GET 24/7 LIVE HELP NOW

Announcement

Announcement Module
Collapse
No announcement yet.

Looking for some help with optimizing some settings...

Page Title Module
Move Remove Collapse
X
Conversation Detail Module
Collapse
  • Filter
  • Time
  • Show
Clear All
new posts

  • Looking for some help with optimizing some settings...

    Hey guys,

    I run a website called TMDb ( http://www.themoviedb.org/ ) and as the db is growing, I am finding there to be a lot of slow queries. Even simple things like a simple search across a table of 300 records will take 5 seconds...

    The db is about 2 GB in size.

    The box this DB is on is a dual quad core w/ 4GB of RAM, 2GB could easily be allocated to MySQL... everything is indexed, and there isn't much data that changes (so the indexes don't generally need to be re-written that often) I really don't understand what I can do here. Any and all help would be great.

    My my.cnf file looks like the following:

    [mysqld]
    max_allowed_packet=32M
    character-set-server=utf8
    query_cache_size=32M
    table_cache=1024
    key_buffer=256M
    thread_cache=128
    thread_concurrency=12
    read_buffer_size=1M
    long_query_time=5
    log-slow-queries=/var/log/mysql-slow.log

    I am running MySQL 5.1.

    Thanks for any help you guys can provide!

  • #2
    Hi Travis,

    i am not sure if you run MySQL on linux distro, but you could find (in debian/ubuntu) some examples of configuration for different uses. Your option seems quite good but is not science. Take a look to your slowest query with the EXPLAIN sql command and you could find some bottlenecks in your code.

    Looking a good conf for a data warehouse on MySQL, I'm trying this conf:

    [mysqld]
    port = 3306
    socket = /var/run/mysqld/mysqld.sock
    skip-locking
    key_buffer_size = 1G #1/4 of RAM
    max_allowed_packet = 5M
    table_cache = 512
    sort_buffer_size = 5M
    read_buffer_size = 5M
    read_rnd_buffer_size = 8M
    myisam_sort_buffer_size = 256M
    thread_cache_size = 8
    thread_concurrency = 64

    ps: in the same way, if someone could help me too could be nice ))

    Comment


    • #3
      I'll agree with danielsan, you should start with EXPLAIN and find out if any of your slow queries need to be re-written. All of the config tuning and hardware upgrades aren't going to buy you much if your queries are terrible. If it takes 5 seconds to get 300 rows, you've either got an extremely complex query, an overloaded server, or improper indexing.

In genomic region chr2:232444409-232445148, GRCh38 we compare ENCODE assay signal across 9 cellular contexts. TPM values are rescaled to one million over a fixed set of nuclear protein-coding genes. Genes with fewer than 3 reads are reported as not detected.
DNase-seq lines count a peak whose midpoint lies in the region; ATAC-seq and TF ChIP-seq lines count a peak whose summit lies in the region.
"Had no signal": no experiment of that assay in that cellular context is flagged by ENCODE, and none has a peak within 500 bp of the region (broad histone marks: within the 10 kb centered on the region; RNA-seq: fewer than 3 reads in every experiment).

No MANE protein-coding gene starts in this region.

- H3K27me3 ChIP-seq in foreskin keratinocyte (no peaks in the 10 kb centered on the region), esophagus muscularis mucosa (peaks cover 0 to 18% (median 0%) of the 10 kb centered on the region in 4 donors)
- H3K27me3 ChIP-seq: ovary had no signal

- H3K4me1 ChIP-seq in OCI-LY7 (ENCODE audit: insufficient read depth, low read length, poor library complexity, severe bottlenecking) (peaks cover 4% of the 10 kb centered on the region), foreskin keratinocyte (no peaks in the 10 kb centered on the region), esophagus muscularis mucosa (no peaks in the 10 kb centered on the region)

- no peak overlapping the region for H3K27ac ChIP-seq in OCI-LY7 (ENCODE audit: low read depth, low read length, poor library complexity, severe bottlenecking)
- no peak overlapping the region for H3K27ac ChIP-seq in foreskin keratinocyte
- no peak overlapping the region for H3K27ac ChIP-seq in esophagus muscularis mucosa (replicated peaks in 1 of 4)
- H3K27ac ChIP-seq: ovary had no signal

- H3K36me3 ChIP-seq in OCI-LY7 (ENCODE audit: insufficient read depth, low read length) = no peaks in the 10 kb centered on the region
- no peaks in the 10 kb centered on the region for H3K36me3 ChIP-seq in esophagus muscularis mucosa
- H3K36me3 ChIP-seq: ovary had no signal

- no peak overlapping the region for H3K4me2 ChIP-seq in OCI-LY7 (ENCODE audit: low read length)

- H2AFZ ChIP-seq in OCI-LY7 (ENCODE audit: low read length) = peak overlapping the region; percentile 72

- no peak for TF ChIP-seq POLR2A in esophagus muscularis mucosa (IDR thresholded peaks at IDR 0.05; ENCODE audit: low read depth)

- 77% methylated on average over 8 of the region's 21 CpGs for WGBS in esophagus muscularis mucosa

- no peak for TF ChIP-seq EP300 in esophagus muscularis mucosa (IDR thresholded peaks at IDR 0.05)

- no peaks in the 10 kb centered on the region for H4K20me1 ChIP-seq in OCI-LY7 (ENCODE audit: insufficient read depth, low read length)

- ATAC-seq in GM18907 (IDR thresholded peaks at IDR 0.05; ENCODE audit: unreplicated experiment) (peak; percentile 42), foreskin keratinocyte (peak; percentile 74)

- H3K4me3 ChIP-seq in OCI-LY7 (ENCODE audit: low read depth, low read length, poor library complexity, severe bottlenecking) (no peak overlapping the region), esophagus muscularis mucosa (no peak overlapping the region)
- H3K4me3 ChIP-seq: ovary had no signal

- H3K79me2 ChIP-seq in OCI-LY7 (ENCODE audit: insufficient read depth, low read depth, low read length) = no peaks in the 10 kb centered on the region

If you want to help tuning a particular query, post the results of EXPLAIN, SHOW INDEXES, SHOW CREATE TABLE and SHOW TABLE STATUS. With that level of information, you can usually get a good response.

      Regarding config tuning advice, you need to explain more about your work load. Are you using MyISAM or InnoDB? Are you doing lots of large joins? Are you aggregating or pulling single rows?

      You can usually figure out how best to set key_buffer_size and innodb_buffer_pool_size by looking at the output of SHOW STATUS (Key_reads vs. Key_read_requests or Innodb_buffer_pool_read vs. Innodb_buffer_pool_read_requests).

      If you're using MyISAM, you'll want to leave a good chunk of memory to the OS for the filesystem cache, since MyISAM does not cache data pages in memory. It looks like danielsan's config does a good job of this, but its all really dependent on how much you need indexes in memory vs. how much you need the data in memory. For example, if you make extensive use of covering indexes, you may need a higher key buffer size.

      For InnoDB, you'll want to put much more into the innodb_buffer_pool_size, just leaving enough breathing room for your per-connection memory needs (read buffer, sort buffer, any in-memory temp tables, etc). Again, this is all dependent on your workload.

      Comment

      Working...
      X